A federal program that provides millions of dollars to subsidize flights to remote Alaska villages and towns is under fire in D.C.
Sen. Mark Begich and three other Democratic senators recently sent this letter to Sen. John McCain, who has proposed amending an FAA authorization bill to cut funding for the Essential Air Service program.
The program uses federal money to lower commercial air-travel costs to airports where it might otherwise be too expensive to fly. That includes 44 communities in Alaska, according to the Department of Transportation.
The program sends more than $12 million in subsidies to Alaska air carriers each year, Begich said.
Just how much does each Alaska community get? Click here for a Department of Transportation list, with May 2010 rates.
Flights for the Southeast village of Yakutat are receiving about $2.7 million, it says. That amounts to about $4,300 per person in a community of 628 people.
“Eliminating EAS means driving up the price of air transportation which inflates the cost of milk, toilet paper, diapers and everything Sen. McCain’s constituents can find in a box store or shopping mall," Begich said in prepared statement.
UPDATE: I spoke briefly with Michael Morgan, director of operations for Fairbanks-based Warbelow's Air Ventures, which is receiving more than $575,000 from the program to provide regular flights to five communities.
Small towns and villages were promised they would not lose service when airline service was deregulated, he said. Under the subsidy, a one-way ticket from Circle to Fairbanks is about $99, he said.
It'll be "significantly" more if the program disappears, Morgan said. "The net result will be less frequent service and higher ticket prices."
Reporter Erika Bolstad has more from D.C.:
Both Sen. Lisa Murkowski and Rep. Don Young also are expected to vigorously oppose any cuts to the service, even in the face of the anti-spending mood in Congress.
"It is how we provide for a level of commerce in some very remote areas, and it is a level of assistance that quite honestly allows our families to be sustainable in areas where fuel costs are through the roof, where food costs are out of sight and where otherwise it is almost impossible to be able to afford to live there," Murkowski told Gannett News Service last week.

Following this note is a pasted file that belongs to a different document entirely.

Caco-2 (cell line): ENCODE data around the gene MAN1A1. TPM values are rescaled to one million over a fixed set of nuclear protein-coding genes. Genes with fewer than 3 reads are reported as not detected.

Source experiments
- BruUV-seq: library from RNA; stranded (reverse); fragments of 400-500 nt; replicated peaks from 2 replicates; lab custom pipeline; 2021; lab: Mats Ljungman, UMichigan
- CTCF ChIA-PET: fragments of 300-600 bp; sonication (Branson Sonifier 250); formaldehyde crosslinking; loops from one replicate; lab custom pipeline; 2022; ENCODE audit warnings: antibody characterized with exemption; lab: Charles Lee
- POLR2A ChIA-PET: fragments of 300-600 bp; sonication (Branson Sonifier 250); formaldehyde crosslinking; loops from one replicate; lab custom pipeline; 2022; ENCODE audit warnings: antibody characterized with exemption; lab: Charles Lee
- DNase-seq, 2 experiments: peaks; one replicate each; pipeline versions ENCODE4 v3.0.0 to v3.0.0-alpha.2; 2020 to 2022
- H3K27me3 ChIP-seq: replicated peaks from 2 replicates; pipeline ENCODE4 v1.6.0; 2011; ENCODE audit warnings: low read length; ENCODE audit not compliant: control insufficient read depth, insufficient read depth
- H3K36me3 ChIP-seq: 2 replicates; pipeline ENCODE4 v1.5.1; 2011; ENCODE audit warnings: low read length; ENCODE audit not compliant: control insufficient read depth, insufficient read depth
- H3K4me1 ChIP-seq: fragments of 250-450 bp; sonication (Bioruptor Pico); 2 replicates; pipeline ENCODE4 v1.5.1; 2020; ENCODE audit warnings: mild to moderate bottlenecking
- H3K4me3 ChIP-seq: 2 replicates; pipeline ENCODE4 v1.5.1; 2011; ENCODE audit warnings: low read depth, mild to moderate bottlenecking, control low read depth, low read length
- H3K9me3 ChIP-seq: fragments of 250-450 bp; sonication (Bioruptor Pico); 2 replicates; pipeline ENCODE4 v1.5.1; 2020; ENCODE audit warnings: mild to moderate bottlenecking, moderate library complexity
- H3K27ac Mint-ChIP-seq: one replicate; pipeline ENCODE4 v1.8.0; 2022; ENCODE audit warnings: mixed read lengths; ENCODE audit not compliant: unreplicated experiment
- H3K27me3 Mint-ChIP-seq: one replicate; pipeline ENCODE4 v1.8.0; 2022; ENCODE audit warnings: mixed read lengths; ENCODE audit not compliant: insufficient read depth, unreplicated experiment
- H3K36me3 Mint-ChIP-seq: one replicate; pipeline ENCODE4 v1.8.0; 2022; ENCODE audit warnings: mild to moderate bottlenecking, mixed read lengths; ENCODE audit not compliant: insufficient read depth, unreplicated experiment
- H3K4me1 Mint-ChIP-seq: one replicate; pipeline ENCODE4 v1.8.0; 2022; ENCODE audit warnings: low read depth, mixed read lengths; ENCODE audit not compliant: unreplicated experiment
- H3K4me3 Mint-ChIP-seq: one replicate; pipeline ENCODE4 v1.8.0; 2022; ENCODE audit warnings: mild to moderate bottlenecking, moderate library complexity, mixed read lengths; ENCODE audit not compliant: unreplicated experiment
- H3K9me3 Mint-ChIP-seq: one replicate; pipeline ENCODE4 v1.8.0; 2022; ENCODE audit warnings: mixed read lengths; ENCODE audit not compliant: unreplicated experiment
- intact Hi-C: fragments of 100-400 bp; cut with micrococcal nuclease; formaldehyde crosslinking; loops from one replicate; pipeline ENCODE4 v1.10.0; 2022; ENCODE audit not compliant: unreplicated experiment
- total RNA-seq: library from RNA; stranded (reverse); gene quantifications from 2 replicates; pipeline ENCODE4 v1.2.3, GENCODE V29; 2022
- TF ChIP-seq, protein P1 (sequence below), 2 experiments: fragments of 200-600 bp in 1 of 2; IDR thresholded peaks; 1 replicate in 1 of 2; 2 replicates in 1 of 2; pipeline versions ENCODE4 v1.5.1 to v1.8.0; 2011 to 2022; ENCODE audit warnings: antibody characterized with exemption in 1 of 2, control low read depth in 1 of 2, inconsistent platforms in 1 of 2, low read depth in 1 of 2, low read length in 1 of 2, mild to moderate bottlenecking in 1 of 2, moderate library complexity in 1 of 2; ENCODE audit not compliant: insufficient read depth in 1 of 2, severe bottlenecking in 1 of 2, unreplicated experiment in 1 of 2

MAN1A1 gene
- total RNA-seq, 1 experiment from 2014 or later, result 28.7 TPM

Neither Young nor Murkowski was available Thursday. However, Young has also been a supported of the service. As recently as July, he touted in a press release the $196 million he landed in a transportation bill for Essential Air Service routes in Alaska.
“This money is going to help Alaskans travel easier and safer and will create new Alaskan jobs,” he said at the time.
Former Sen. Ted Stevens was a long-time defender of the subsidies, and in 2008 criticized proposed cuts to the service in President George W. Bush’s final budget.
Finally, here's a more big-picture take today from The AP:
Rural air subsidies test resolve to cut spending
By JOAN LOWY
WASHINGTON — A senator who is a key figure in aviation issues vowed Thursday to fight off an attempt to eliminate a program that subsidizes air service to small airports, often in remote communities.
The proposal is shaping up as an early test in the new Congress of conservatives' zeal for shrinking the federal government.
Senate Commerce, Science and Transportation Committee Chairman Jay Rockefeller said the proposal to eliminate the $200 million essential air service program is a "nonstarter." He is the chief sponsor of a bill to authorize Federal Aviation Administration programs for the next two years that opponents are trying to amend to eliminate the air service subsidies.
"It makes no sense to choke off rural residents' access to air travel and their connection to jobs and family," the West Virginia Democrat said in a statement. "I will fight tooth and nail against any proposal to eliminate or cut funding for this critical program."